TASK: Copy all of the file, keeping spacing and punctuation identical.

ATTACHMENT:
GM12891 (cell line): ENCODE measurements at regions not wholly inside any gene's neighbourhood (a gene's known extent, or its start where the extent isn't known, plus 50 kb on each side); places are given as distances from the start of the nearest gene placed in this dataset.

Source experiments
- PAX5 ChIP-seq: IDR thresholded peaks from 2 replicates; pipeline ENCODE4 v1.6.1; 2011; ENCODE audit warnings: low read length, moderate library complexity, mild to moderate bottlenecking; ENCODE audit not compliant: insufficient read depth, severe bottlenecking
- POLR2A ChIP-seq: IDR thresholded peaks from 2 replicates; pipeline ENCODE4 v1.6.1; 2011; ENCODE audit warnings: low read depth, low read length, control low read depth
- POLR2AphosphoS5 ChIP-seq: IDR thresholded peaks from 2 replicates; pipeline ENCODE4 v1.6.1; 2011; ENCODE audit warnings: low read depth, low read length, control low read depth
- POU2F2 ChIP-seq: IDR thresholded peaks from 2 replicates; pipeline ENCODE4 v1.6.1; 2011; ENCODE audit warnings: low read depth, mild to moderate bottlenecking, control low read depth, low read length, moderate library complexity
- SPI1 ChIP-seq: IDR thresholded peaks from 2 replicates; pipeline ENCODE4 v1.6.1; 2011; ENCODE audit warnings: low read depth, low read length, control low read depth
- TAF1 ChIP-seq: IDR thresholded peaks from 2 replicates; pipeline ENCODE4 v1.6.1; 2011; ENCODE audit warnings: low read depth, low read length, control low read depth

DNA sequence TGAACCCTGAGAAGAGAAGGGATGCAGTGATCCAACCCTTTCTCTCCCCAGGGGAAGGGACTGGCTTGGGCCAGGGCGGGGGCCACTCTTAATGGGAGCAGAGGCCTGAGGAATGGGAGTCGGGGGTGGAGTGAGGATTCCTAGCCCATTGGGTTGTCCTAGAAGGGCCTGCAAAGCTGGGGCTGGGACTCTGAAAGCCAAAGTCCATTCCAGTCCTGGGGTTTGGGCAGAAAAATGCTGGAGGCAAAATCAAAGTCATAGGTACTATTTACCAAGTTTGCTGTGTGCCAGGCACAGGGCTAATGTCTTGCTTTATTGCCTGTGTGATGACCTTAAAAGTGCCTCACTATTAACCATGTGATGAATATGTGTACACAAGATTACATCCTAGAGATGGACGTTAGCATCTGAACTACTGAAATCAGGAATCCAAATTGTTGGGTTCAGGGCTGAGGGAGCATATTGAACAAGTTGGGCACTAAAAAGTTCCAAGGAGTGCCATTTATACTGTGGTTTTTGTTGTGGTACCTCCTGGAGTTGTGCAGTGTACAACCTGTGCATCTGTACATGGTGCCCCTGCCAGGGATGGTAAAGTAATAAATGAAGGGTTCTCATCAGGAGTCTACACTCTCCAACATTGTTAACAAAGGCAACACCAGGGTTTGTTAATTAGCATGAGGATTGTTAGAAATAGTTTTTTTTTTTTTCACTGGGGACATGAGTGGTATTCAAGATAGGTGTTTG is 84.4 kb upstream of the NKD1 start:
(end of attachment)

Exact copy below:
GM12891 (cell line): ENCODE measurements at regions not wholly inside any gene's neighbourhood (a gene's known extent, or its start where the extent isn't known, plus 50 kb on each side); places are given as distances from the start of the nearest gene placed in this dataset.

Source experiments
- PAX5 ChIP-seq: IDR thresholded peaks from 2 replicates; pipeline ENCODE4 v1.6.1; 2011; ENCODE audit warnings: low read length, moderate library complexity, mild to moderate bottlenecking; ENCODE audit not compliant: insufficient read depth, severe bottlenecking
- POLR2A ChIP-seq: IDR thresholded peaks from 2 replicates; pipeline ENCODE4 v1.6.1; 2011; ENCODE audit warnings: low read depth, low read length, control low read depth
- POLR2AphosphoS5 ChIP-seq: IDR thresholded peaks from 2 replicates; pipeline ENCODE4 v1.6.1; 2011; ENCODE audit warnings: low read depth, low read length, control low read depth
- POU2F2 ChIP-seq: IDR thresholded peaks from 2 replicates; pipeline ENCODE4 v1.6.1; 2011; ENCODE audit warnings: low read depth, mild to moderate bottlenecking, control low read depth, low read length, moderate library complexity
- SPI1 ChIP-seq: IDR thresholded peaks from 2 replicates; pipeline ENCODE4 v1.6.1; 2011; ENCODE audit warnings: low read depth, low read length, control low read depth
- TAF1 ChIP-seq: IDR thresholded peaks from 2 replicates; pipeline ENCODE4 v1.6.1; 2011; ENCODE audit warnings: low read depth, low read length, control low read depth

DNA sequence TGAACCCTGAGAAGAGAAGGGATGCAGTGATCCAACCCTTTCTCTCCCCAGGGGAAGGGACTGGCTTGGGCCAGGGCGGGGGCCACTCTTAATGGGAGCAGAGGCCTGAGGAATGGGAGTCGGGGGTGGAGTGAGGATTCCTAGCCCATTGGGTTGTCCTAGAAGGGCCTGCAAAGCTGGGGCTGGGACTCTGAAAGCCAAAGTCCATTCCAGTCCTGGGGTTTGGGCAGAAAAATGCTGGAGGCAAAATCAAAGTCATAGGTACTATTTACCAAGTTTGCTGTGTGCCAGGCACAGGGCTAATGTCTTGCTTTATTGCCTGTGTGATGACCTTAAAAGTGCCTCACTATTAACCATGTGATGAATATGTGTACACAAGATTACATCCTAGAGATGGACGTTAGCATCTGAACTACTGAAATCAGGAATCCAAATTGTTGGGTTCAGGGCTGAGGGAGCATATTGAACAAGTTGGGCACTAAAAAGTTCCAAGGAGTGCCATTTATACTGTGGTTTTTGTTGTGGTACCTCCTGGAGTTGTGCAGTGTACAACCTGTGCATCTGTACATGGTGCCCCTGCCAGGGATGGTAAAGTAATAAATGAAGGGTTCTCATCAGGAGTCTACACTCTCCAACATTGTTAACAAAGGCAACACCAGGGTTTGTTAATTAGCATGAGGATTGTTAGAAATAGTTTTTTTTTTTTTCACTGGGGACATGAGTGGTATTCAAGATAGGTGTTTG is 84.4 kb upstream of the NKD1 start: